12 years ago today (in 2002) God preserved a little baby’s life. For anyone who does not know the story, I wanted to share the story of my first son’s birth.
To Nicholas – I’m so glad to know you. I only wish I was the father you think I am.
I wrote this 12 years ago. If you’ve only just met me, remember that at this time I was married to a woman named Julie (we’re now divorced), and I had no love for Christ in my heart. There is a chilling absence of God in my writing. Other than editing broken links and correcting typos, this is otherwise left as it was in 2002.
Nicholas was due September 22, 2002. That is why I rushed out of work at 4:00 on Thursday September 26 when Julie called and mentioned “hospital.” What she was trying to tell me was that we needed to go to the hospital because she was not noticing as much fetal movement as she is expected to notice. We arrived at the hospital around 5:30 PM. I was quickly amazed when I found out that their computers were being shut down from 6:00 to 7:30! Anyway, Julie was immediately put on fluids to lower her fever she had acquired. The on-call doctor diagnosed (from his home) that Julie just had a touch of the flu, and since she was not in labor yet, sent us home. We warily walked to the car, dazed that we were just in the delivery area for the first time since our tour of the facility. We got home after 9 PM.
Friday morning, September 27, 2002 @ 3:21 AM:
After experiencing contractions for a little while, Julie woke me and asked me to help count the contractions. After an hour of it, we called the number and the same doctor called back. Without any concern which we could perceive, he instructed us to count for another hour and then go to the hospital. So we prepared for our trip after another 30 minutes and left around 5:10 AM. From about 6:00 to 9:00, Julie lied in her bed experiencing contractions, discomfort and nausea without complaint. By 9:00, a doctor came. It was the new on-call doctor, whose shift had just started. She came in the room and swiftly decided to induce labor. Given Julie’s condition, (the fever), she wanted to expedite the birth to protect both her and the baby. So at 9:15 I was outside calling the family to let them know; it would still be hours before the birth so they had plenty of time to get there.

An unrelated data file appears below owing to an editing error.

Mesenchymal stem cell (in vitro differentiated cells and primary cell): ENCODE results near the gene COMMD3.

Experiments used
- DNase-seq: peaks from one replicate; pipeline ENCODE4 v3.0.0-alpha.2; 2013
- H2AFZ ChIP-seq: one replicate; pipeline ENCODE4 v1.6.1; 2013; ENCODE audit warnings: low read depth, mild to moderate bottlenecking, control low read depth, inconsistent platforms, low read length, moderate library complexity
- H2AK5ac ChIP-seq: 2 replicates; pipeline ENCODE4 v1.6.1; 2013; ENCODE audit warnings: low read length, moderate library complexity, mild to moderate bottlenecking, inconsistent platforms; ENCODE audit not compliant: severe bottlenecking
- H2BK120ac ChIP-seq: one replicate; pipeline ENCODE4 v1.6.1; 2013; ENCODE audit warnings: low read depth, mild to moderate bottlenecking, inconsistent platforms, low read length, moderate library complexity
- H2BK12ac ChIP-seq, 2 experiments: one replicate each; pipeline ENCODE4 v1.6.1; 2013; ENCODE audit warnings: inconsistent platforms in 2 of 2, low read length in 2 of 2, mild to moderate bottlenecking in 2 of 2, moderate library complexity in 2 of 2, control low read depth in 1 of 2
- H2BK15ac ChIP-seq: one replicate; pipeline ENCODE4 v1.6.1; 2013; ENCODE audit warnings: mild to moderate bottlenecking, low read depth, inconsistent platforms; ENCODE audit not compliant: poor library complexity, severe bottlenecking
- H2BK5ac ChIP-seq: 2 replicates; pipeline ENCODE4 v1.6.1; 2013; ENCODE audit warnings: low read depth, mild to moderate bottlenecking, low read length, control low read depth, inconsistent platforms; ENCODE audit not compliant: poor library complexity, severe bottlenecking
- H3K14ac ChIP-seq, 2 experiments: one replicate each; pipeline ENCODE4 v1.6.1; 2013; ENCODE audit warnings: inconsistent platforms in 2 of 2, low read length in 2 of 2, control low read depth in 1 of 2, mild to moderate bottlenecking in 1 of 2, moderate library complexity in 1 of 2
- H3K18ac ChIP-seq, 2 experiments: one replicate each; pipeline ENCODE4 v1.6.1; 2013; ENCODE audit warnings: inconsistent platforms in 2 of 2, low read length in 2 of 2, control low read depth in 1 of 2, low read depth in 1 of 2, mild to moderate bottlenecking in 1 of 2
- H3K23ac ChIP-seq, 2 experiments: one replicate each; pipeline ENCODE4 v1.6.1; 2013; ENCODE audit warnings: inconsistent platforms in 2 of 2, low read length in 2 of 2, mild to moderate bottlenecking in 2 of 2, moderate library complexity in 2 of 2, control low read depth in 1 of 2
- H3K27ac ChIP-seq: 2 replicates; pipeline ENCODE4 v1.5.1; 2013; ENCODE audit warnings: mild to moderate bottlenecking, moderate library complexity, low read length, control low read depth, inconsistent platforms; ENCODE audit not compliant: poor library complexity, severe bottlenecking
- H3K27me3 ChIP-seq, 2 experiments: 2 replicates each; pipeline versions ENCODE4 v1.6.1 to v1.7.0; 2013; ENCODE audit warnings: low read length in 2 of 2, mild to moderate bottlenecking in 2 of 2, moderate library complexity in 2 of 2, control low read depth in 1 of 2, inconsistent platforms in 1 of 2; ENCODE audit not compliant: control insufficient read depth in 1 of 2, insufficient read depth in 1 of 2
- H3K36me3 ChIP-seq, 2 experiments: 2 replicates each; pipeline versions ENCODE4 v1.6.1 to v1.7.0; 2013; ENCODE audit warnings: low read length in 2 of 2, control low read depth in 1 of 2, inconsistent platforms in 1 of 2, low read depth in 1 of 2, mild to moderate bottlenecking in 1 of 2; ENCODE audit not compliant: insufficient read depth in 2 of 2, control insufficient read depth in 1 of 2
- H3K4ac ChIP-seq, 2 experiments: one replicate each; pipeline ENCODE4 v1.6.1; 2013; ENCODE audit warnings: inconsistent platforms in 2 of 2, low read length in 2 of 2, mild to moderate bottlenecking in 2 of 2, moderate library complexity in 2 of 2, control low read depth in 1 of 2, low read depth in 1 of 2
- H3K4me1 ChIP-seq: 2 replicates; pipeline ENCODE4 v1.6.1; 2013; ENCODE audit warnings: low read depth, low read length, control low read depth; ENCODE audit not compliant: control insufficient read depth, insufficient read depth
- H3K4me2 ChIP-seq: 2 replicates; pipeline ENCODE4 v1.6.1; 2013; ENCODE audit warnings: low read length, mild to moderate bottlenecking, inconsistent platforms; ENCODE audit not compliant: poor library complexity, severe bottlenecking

By 10, Julie didn’t seem to be progressing further into labor. Nicholas’ heart rate was consistently in the 170’s; below 160 is desired. The doctor recommended an emergency Cesarean Section. Julie was taken away to begin anesthesia; I left to put on my scrubs so I could be there too. While sitting in my rocking chair waiting to be invited in, a man walked up and introduced himself as Rick longlastnamewithalotofsyllables, Pediatrician. He wanted to ask me a couple of questions and let me know what he was thinking. I could not believe how much interest he took in my questions.
His main concern was the meconium in the womb. Meconium is the first feces (stool) of the newborn. It is thick, sticky, and greenish-black in color and may be seen in the amniotic fluid after 34 weeks gestation.
The doctors knew that Nicholas has already had his first bowel movement. They knew it was floating around in the amniotic fluid. The concern was getting any meconium out of his lungs which had gotten in there. The doctor didn’t seem too worried, so neither was I.
After approximately infinity hours, I got to enter the room for the C-section. We were having a quiet conversation when I heard some noise. I asked Julie what it was, and she said it was a baby crying. I couldn’t believe it. I looked over and the doctor was holding a tiny baby. He was gray. I wasn’t ready for that. The pediatrician and a maternity nurse grabbed him and began Apgar tests.
I kept waiting for them to bring him over. It had been drummed into me how important it was to hold your baby right away and bond with him. But they just kept sticking a tube in his mouth and trying to suck something out. They were routine about it though; they had a manner which exuded confidence and calmness. It made me comfortable. Soon they communicated the need to transfer Nicholas to another room. I didn’t know why, so they wrapped him up and brought him over for Julie to look at real quick. Seconds later he was wheeled out with me in tow.